Investigating Defensible Space and the Criminogenic Capacity of Characteristic British Housing Designs

  • Paul Michael Cozens

    Student thesis: Doctoral Thesis


    This thesis investigates the criminogenic capacity of characteristic residential housing designs found in the British city. This exploratory study collected and analysed both qualitative and quantitative data concerning the perceptions of major stakeholders in society (planning professionals, police officers, convicted burglars and young adults) regarding these design typologies. This design-specific approach highlights the crucial significance of 'image' and subjective perceptions in the 'design-affects-crime' debate thereby representing an innovative and original contribution. Newman's theory of 'Defensible Space' (1973) is convincingly supported, in that single family dwelling units such as detached, semi-detached and terraced housing, were perceived by all groups to be less prone to criminality. Low-rise and high-rise flats, however, were viewed in more negative terms, as highly criminogenic and fear inducing.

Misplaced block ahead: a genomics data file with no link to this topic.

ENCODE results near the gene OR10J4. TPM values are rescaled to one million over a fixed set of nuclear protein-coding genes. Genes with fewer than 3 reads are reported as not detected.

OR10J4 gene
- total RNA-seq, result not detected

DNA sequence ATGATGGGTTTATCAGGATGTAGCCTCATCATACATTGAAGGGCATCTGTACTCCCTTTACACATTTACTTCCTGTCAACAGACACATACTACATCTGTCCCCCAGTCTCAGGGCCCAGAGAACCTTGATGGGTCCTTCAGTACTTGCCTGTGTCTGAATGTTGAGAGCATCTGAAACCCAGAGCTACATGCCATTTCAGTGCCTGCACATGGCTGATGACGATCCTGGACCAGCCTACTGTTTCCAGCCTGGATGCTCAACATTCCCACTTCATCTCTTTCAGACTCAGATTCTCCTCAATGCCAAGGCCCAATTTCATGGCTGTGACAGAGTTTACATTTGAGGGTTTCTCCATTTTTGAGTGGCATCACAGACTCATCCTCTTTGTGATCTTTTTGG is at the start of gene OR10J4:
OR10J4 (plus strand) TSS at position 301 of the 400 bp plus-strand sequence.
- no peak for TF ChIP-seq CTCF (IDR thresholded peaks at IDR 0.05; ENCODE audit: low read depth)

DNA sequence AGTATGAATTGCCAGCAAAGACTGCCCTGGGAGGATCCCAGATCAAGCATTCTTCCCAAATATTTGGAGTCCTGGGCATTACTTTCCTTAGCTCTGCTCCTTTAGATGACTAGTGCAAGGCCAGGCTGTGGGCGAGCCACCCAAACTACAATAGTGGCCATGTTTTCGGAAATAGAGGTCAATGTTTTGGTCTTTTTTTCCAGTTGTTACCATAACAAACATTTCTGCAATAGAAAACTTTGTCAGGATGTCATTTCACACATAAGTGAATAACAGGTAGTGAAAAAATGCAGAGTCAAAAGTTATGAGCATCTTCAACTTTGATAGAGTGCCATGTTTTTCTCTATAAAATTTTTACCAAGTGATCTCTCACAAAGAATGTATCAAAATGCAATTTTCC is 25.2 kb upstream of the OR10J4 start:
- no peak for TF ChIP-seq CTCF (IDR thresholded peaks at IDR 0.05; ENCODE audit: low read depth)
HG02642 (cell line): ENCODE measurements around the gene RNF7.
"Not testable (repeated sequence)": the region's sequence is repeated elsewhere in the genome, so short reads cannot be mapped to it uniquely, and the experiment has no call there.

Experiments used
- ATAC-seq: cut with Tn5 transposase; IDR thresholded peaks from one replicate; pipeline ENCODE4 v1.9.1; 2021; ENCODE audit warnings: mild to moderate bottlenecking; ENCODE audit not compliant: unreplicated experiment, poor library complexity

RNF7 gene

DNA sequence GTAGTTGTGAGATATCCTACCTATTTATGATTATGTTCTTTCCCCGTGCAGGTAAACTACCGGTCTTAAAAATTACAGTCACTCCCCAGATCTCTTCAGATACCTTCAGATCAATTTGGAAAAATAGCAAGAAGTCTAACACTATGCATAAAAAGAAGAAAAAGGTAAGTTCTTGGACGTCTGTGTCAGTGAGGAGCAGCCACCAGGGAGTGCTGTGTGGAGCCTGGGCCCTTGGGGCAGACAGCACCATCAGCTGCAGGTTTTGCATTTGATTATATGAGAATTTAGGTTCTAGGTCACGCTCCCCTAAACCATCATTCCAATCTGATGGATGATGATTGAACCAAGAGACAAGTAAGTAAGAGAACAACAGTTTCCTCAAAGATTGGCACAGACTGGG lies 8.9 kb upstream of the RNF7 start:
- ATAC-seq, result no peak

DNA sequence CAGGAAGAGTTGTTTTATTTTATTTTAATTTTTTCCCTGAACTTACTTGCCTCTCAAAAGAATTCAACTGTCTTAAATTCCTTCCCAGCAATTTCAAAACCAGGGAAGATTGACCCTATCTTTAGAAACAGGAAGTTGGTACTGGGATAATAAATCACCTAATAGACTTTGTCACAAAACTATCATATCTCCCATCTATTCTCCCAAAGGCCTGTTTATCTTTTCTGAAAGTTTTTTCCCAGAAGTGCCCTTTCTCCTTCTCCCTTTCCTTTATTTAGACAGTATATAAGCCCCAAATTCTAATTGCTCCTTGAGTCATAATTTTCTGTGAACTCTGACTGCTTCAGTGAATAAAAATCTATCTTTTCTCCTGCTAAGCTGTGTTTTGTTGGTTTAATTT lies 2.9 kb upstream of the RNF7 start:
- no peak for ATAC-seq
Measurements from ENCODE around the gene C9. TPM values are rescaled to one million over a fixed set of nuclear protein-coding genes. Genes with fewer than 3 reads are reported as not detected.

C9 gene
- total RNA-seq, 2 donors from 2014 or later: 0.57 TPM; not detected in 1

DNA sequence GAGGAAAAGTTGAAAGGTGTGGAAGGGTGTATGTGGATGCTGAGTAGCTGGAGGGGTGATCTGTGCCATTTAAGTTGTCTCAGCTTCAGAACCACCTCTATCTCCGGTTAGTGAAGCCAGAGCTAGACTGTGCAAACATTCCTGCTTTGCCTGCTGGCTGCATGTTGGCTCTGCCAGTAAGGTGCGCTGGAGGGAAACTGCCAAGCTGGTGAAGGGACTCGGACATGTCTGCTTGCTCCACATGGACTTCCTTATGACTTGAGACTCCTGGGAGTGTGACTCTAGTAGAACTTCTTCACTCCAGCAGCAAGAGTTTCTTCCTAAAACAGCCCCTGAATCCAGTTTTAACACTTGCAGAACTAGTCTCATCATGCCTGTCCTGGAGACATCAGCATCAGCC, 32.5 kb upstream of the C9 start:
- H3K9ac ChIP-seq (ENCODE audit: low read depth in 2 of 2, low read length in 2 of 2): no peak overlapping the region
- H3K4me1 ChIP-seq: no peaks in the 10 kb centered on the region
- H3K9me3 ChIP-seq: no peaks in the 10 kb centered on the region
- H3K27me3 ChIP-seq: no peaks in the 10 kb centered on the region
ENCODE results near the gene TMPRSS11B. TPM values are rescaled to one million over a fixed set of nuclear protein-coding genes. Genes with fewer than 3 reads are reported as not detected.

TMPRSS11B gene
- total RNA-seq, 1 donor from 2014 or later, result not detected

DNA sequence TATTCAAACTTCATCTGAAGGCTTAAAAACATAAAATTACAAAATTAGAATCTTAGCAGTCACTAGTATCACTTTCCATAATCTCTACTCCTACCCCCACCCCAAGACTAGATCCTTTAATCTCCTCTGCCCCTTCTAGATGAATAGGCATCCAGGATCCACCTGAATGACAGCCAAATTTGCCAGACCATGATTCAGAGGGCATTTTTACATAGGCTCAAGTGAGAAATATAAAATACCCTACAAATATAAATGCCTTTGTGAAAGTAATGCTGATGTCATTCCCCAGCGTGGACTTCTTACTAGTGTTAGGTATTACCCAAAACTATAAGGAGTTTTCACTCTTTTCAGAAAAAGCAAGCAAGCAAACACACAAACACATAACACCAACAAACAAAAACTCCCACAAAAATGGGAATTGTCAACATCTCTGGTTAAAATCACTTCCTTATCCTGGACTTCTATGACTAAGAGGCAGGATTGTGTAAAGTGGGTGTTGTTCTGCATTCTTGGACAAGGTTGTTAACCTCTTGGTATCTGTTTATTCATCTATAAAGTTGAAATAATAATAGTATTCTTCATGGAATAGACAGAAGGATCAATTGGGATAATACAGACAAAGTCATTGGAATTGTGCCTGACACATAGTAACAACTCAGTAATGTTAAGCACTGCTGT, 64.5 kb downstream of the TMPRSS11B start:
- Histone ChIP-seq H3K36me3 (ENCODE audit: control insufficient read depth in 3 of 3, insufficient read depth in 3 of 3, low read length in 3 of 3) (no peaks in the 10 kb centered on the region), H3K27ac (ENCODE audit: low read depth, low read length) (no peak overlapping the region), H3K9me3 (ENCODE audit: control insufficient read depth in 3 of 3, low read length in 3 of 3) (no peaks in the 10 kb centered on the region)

To probe the complex relationship between the social and physical dimensions of urban residential space, various designs of contrasting and polarised levels of upkeep were selected for investigation. Significantly, designs with visible 'signs of decay' that were poorly-maintained were consistently perceived to be both more criminogenic and fear inducing. Newman's third 'defensible space' element of 'image and milieu' is underpinned, in addition to the 'Broken Windows' theory of Wilson and Kelling (1982). It is established that design, per se, is not the definitive explanatory factor for criminality. Rather, it is the crucial socio-economic and demographic associations attached to these designs that influences perceptions of crime / deviancy, 'defensible space' and the fear of crime. The 'image' of the design can significantly affect levels of perceived defensibility. It is demonstrated that probing the subjective and perceptual elements to crime and fear of crime provides a useful analysis to pursue alongside the traditional approaches of utilising recorded crime statistics and published socio-economic and demographic data to guide policy responses and crime prevention through environmental design initiatives. Understanding the subjective reality of the fear of crime and how 'defensible space' is perceived can assist in the campaign to improve urban design and inform the Home Office's 'Secured By Design' initiative. This work underpins the journey towards understanding 'safer cities' and contributes to the design-affects-crime debate generally.
    Date of AwardDec 2000
    Original languageEnglish


    • City planning
    • Housing

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